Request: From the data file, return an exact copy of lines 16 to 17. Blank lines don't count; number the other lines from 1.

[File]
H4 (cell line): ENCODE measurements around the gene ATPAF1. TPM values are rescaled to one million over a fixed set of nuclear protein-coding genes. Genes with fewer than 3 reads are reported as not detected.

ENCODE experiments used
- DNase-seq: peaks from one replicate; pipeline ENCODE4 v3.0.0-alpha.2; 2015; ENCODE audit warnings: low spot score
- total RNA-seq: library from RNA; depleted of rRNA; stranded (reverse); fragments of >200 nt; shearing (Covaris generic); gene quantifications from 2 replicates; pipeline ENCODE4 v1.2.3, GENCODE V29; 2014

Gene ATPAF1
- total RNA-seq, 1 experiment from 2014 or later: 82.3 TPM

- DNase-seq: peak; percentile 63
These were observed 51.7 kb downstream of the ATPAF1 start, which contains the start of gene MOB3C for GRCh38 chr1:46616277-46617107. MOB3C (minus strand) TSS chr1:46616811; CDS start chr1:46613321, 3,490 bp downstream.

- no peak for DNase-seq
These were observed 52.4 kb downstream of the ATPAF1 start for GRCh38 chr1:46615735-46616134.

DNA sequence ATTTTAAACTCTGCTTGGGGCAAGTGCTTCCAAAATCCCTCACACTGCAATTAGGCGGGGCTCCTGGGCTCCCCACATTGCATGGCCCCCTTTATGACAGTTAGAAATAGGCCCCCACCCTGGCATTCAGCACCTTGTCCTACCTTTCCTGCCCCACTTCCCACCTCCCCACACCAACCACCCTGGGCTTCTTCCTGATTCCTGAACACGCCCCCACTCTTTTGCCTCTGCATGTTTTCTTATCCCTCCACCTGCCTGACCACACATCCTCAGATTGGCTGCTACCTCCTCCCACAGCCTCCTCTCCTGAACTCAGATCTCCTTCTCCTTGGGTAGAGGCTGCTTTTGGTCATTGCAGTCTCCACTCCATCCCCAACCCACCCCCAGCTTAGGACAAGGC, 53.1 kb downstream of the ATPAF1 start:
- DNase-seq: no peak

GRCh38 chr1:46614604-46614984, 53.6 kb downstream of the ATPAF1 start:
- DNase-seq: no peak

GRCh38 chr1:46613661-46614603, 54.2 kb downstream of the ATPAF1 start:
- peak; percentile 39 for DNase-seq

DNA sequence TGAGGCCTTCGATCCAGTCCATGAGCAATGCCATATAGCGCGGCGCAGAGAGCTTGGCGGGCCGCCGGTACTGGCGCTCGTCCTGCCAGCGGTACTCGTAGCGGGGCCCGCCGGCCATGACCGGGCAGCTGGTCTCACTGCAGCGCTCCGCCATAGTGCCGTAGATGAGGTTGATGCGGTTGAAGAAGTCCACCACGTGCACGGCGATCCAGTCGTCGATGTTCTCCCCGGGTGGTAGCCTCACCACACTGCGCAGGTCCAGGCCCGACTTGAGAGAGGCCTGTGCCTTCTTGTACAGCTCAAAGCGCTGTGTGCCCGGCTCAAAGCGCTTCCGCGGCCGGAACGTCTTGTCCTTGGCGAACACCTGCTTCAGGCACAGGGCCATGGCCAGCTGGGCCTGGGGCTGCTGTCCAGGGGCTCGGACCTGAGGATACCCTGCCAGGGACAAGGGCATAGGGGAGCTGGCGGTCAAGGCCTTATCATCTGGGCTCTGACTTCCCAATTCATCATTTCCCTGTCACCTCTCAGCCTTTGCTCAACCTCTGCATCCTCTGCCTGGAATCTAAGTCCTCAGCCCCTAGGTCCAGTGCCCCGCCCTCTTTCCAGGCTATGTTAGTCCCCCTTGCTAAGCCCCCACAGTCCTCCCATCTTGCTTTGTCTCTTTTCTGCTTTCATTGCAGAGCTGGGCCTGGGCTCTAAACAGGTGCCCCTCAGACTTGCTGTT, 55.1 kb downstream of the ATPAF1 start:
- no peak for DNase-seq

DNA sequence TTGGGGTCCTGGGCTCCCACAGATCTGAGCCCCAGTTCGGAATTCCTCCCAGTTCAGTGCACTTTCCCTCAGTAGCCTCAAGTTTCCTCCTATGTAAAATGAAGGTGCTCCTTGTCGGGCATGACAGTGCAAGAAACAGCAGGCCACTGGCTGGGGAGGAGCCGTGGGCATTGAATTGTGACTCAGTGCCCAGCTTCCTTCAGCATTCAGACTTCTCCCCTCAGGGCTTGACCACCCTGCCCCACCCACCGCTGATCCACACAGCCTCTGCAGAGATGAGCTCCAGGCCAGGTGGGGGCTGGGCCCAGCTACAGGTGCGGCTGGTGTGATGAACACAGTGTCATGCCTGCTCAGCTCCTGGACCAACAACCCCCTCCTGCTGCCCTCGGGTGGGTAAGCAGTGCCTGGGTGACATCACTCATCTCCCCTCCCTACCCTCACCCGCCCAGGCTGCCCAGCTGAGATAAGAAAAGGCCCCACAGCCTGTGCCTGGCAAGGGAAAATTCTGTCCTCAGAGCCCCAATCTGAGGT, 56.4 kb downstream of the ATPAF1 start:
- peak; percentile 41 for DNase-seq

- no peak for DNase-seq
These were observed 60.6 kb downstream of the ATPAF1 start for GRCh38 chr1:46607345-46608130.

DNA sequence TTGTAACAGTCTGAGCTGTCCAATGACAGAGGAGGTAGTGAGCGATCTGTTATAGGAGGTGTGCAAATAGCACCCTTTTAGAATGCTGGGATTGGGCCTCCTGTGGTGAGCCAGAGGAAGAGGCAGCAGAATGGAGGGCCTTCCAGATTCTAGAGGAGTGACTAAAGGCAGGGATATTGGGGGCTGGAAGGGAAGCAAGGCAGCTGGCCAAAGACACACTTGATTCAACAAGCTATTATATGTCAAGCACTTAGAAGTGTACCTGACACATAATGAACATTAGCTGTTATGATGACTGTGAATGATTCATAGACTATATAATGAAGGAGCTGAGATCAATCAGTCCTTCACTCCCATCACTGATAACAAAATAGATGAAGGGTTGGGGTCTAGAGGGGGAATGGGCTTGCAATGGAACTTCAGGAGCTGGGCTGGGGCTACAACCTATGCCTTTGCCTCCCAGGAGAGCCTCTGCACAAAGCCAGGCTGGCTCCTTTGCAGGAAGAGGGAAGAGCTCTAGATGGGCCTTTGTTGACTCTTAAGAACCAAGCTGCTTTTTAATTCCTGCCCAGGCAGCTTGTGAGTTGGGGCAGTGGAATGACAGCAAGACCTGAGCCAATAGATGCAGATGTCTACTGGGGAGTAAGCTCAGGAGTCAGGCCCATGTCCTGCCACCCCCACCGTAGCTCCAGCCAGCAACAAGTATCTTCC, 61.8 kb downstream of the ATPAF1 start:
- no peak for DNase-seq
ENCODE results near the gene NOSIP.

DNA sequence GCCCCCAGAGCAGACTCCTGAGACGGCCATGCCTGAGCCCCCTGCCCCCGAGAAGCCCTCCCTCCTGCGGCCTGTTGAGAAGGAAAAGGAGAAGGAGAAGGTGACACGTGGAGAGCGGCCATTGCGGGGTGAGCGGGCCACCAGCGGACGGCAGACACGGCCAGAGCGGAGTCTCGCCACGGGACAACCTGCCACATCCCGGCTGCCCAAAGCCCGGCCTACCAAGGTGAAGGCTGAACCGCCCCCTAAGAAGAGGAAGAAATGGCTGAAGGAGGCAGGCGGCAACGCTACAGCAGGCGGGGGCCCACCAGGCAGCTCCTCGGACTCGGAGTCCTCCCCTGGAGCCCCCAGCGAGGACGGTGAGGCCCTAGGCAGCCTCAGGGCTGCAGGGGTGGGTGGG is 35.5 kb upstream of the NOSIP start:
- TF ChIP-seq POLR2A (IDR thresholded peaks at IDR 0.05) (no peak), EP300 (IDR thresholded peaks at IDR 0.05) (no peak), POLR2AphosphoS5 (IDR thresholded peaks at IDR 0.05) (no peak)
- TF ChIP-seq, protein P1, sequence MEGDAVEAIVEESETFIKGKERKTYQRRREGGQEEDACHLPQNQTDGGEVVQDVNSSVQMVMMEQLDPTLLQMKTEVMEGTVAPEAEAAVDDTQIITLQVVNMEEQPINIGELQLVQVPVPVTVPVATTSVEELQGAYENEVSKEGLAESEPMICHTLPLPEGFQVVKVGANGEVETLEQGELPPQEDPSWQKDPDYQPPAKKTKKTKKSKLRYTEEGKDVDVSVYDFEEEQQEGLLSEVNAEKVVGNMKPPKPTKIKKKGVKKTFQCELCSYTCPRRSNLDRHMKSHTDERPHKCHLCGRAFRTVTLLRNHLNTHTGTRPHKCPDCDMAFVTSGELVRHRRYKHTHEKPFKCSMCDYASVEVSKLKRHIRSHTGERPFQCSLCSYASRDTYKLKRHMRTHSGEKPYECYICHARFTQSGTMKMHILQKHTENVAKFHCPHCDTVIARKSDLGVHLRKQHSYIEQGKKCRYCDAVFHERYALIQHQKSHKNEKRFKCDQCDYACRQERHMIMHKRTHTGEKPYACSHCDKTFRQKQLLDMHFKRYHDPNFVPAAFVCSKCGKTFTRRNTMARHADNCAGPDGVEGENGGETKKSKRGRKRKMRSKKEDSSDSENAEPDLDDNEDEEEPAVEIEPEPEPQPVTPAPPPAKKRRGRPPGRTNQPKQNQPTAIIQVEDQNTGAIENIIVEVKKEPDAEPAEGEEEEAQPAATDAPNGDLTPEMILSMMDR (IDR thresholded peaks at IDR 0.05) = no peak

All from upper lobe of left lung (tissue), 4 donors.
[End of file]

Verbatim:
- peak; percentile 39 for DNase-seq

DNA sequence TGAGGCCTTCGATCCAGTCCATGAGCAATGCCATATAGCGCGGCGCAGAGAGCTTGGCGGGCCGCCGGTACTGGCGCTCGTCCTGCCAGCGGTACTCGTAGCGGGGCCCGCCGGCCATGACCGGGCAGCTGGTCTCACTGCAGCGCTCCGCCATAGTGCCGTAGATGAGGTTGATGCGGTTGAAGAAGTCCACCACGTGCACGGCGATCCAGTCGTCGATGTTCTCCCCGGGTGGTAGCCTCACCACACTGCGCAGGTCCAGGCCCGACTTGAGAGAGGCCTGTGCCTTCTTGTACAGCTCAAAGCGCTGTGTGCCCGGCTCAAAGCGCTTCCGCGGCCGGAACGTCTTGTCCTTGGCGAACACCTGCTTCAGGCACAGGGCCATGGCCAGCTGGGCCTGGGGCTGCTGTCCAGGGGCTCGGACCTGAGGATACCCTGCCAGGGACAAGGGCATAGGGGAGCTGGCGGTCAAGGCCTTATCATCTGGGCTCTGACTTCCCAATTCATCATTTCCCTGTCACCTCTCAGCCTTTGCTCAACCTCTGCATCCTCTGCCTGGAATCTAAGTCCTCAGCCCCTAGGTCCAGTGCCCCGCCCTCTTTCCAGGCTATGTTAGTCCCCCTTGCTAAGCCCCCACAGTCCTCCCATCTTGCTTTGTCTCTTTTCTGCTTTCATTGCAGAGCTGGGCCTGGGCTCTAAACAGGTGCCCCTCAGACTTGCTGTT, 55.1 kb downstream of the ATPAF1 start: